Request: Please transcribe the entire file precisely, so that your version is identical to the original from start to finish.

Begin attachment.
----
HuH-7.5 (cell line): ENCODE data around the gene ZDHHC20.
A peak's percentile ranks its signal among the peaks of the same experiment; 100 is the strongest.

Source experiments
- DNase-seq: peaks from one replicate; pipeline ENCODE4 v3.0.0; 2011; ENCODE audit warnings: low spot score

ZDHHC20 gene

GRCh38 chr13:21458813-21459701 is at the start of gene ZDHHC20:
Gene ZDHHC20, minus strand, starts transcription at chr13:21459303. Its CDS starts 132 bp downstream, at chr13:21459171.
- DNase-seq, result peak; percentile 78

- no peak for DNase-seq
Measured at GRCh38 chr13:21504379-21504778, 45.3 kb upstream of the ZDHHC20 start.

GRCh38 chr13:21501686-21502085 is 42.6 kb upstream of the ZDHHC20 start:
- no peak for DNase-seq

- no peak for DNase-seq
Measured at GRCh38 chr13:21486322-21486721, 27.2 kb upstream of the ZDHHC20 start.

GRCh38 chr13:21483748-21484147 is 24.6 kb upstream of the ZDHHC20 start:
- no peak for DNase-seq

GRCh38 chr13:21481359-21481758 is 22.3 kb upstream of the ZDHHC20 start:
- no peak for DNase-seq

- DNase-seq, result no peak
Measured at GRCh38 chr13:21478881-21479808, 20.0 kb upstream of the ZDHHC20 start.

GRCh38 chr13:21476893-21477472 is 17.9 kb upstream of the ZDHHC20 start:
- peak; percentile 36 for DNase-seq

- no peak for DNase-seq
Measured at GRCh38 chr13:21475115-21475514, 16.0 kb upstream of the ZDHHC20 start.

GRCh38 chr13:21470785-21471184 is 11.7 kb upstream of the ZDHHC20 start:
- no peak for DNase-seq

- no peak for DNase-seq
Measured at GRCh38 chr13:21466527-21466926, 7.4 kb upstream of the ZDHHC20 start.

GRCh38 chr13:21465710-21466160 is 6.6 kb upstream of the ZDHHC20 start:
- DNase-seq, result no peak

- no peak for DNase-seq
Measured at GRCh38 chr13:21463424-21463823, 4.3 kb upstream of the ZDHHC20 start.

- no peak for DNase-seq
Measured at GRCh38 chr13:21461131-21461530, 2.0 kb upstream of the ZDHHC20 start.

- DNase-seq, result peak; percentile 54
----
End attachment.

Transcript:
HuH-7.5 (cell line): ENCODE data around the gene ZDHHC20.
A peak's percentile ranks its signal among the peaks of the same experiment; 100 is the strongest.

Source experiments
- DNase-seq: peaks from one replicate; pipeline ENCODE4 v3.0.0; 2011; ENCODE audit warnings: low spot score

ZDHHC20 gene

GRCh38 chr13:21458813-21459701 is at the start of gene ZDHHC20:
Gene ZDHHC20, minus strand, starts transcription at chr13:21459303. Its CDS starts 132 bp downstream, at chr13:21459171.
- DNase-seq, result peak; percentile 78

- no peak for DNase-seq
Measured at GRCh38 chr13:21504379-21504778, 45.3 kb upstream of the ZDHHC20 start.

GRCh38 chr13:21501686-21502085 is 42.6 kb upstream of the ZDHHC20 start:
- no peak for DNase-seq

- no peak for DNase-seq
Measured at GRCh38 chr13:21486322-21486721, 27.2 kb upstream of the ZDHHC20 start.

GRCh38 chr13:21483748-21484147 is 24.6 kb upstream of the ZDHHC20 start:
- no peak for DNase-seq

GRCh38 chr13:21481359-21481758 is 22.3 kb upstream of the ZDHHC20 start:
- no peak for DNase-seq

- DNase-seq, result no peak
Measured at GRCh38 chr13:21478881-21479808, 20.0 kb upstream of the ZDHHC20 start.

GRCh38 chr13:21476893-21477472 is 17.9 kb upstream of the ZDHHC20 start:
- peak; percentile 36 for DNase-seq

- no peak for DNase-seq
Measured at GRCh38 chr13:21475115-21475514, 16.0 kb upstream of the ZDHHC20 start.

GRCh38 chr13:21470785-21471184 is 11.7 kb upstream of the ZDHHC20 start:
- no peak for DNase-seq

- no peak for DNase-seq
Measured at GRCh38 chr13:21466527-21466926, 7.4 kb upstream of the ZDHHC20 start.

GRCh38 chr13:21465710-21466160 is 6.6 kb upstream of the ZDHHC20 start:
- DNase-seq, result no peak

- no peak for DNase-seq
Measured at GRCh38 chr13:21463424-21463823, 4.3 kb upstream of the ZDHHC20 start.

- no peak for DNase-seq
Measured at GRCh38 chr13:21461131-21461530, 2.0 kb upstream of the ZDHHC20 start.

- DNase-seq, result peak; percentile 54